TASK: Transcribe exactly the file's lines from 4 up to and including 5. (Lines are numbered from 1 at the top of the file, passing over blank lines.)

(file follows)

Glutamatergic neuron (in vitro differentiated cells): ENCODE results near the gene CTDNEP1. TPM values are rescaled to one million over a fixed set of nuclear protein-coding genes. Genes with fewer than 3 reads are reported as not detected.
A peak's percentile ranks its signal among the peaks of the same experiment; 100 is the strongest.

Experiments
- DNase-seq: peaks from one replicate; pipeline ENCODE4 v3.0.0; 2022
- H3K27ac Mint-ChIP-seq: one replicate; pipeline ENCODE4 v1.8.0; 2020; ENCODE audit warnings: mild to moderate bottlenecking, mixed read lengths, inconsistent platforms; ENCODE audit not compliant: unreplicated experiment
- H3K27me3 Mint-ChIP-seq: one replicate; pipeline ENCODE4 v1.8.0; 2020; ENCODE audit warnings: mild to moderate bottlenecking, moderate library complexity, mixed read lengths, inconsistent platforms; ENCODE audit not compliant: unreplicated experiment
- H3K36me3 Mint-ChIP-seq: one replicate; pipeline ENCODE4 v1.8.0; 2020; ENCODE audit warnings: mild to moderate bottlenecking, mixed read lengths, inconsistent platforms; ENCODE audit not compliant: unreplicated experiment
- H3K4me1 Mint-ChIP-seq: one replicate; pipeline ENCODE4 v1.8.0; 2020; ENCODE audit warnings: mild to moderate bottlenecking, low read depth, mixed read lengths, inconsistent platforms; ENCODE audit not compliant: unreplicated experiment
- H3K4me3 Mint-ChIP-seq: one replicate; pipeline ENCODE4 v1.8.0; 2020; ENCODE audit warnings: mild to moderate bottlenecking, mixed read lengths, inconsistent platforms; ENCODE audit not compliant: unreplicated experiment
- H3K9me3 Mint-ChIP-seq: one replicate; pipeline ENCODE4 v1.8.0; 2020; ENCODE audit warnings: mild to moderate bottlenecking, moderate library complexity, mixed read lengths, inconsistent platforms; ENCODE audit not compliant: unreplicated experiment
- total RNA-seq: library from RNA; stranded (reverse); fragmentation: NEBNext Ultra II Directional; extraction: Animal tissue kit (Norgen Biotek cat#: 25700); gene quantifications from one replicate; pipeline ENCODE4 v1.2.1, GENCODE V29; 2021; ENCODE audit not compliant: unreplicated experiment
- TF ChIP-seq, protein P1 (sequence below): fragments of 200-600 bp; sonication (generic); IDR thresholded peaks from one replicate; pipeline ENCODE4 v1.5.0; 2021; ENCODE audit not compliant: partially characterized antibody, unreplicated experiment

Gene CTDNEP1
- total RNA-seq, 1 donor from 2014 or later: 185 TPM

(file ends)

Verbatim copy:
- DNase-seq: peaks from one replicate; pipeline ENCODE4 v3.0.0; 2022
- H3K27ac Mint-ChIP-seq: one replicate; pipeline ENCODE4 v1.8.0; 2020; ENCODE audit warnings: mild to moderate bottlenecking, mixed read lengths, inconsistent platforms; ENCODE audit not compliant: unreplicated experiment